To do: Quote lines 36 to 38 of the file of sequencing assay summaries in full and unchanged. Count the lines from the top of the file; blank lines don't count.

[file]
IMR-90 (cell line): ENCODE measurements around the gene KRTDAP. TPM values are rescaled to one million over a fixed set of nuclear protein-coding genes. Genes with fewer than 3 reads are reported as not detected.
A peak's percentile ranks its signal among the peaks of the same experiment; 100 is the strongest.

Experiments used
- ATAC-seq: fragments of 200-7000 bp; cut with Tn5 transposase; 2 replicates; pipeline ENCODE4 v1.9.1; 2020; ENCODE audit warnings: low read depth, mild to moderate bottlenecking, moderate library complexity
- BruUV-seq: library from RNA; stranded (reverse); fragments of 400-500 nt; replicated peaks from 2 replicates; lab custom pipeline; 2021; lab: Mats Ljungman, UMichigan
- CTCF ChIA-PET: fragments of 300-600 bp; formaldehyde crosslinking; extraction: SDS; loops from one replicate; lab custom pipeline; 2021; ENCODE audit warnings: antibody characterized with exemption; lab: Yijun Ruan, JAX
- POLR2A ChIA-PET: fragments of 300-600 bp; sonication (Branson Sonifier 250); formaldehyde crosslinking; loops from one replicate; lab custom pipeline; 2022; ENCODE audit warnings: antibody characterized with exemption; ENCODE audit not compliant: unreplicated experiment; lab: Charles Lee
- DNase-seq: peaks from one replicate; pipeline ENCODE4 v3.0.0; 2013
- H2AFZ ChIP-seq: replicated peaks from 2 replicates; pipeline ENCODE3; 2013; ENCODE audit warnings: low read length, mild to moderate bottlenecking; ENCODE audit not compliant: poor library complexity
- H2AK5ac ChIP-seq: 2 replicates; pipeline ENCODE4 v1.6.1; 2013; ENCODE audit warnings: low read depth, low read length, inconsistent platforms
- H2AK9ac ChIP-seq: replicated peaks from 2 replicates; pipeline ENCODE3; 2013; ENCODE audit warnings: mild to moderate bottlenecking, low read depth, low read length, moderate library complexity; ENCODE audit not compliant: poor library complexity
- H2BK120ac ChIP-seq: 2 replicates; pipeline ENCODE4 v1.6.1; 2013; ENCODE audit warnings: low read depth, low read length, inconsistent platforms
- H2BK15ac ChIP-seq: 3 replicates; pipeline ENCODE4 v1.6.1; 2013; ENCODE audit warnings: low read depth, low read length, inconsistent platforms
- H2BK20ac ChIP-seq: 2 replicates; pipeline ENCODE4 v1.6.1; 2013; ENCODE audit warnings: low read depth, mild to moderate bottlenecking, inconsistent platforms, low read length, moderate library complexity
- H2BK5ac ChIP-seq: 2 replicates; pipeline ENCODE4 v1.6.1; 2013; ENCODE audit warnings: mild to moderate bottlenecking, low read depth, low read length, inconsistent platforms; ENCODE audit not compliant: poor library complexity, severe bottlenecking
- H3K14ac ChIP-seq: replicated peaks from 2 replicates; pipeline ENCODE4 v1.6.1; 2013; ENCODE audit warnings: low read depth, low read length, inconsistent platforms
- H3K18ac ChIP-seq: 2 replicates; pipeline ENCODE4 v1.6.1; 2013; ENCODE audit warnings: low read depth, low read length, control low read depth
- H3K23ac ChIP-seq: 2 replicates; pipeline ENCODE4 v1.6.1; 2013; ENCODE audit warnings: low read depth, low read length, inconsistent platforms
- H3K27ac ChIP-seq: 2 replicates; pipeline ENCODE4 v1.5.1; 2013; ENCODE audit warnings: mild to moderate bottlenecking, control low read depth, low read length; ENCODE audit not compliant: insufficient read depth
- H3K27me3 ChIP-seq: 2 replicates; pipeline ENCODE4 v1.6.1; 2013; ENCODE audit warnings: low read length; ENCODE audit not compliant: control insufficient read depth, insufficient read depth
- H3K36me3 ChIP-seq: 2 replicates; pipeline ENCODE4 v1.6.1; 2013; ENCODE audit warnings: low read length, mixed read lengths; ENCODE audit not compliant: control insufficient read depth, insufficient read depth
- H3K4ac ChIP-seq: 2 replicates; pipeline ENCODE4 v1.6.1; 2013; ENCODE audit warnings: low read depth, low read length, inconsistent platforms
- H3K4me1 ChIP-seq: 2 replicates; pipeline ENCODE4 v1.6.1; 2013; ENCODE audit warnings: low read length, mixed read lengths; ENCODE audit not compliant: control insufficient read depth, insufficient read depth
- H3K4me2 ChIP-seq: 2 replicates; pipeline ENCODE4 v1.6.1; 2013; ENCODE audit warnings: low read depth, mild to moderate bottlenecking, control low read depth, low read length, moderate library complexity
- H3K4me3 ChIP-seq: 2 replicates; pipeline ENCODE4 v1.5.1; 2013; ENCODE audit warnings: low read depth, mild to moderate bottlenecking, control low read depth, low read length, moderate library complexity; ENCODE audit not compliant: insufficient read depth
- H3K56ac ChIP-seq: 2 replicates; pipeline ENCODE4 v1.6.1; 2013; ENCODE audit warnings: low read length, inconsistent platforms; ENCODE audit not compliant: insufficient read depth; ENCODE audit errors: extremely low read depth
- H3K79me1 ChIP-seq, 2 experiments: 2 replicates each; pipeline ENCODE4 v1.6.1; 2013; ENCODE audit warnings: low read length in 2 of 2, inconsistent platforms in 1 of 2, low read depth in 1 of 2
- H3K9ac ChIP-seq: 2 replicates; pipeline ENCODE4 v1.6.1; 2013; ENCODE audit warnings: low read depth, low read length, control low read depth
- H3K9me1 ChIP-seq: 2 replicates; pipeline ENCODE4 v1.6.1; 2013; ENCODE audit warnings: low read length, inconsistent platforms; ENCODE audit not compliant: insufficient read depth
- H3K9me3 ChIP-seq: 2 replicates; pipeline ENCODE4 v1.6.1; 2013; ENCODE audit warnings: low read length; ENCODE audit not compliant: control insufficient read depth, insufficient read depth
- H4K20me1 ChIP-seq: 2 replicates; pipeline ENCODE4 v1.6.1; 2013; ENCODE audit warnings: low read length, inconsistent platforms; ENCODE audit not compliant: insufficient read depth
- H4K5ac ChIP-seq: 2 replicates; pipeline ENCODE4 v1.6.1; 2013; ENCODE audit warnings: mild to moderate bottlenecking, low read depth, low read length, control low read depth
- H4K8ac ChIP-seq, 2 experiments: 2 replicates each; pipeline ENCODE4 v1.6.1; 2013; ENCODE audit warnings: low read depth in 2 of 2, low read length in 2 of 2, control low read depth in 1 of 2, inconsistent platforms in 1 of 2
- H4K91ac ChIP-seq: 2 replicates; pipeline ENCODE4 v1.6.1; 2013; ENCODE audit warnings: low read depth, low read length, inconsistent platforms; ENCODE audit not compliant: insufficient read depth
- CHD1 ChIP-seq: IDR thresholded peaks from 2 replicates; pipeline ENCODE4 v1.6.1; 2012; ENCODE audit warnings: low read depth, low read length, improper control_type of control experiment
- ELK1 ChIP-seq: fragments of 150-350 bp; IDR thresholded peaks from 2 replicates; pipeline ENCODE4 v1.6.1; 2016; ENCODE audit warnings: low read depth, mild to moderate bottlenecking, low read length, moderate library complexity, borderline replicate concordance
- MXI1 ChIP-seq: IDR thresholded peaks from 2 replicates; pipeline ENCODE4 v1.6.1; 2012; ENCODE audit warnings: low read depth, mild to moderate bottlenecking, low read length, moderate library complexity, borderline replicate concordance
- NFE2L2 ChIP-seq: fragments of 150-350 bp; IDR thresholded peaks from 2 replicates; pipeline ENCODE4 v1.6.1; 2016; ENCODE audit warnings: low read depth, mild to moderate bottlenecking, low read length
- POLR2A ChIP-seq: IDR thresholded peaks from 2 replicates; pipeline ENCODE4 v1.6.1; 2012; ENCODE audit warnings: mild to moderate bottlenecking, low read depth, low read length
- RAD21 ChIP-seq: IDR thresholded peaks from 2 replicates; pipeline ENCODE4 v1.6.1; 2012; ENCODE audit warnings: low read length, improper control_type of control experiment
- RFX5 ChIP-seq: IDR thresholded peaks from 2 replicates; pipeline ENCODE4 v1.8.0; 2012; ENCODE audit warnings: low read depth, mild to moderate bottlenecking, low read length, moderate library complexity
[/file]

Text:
- ELK1 ChIP-seq: fragments of 150-350 bp; IDR thresholded peaks from 2 replicates; pipeline ENCODE4 v1.6.1; 2016; ENCODE audit warnings: low read depth, mild to moderate bottlenecking, low read length, moderate library complexity, borderline replicate concordance
- MXI1 ChIP-seq: IDR thresholded peaks from 2 replicates; pipeline ENCODE4 v1.6.1; 2012; ENCODE audit warnings: low read depth, mild to moderate bottlenecking, low read length, moderate library complexity, borderline replicate concordance
- NFE2L2 ChIP-seq: fragments of 150-350 bp; IDR thresholded peaks from 2 replicates; pipeline ENCODE4 v1.6.1; 2016; ENCODE audit warnings: low read depth, mild to moderate bottlenecking, low read length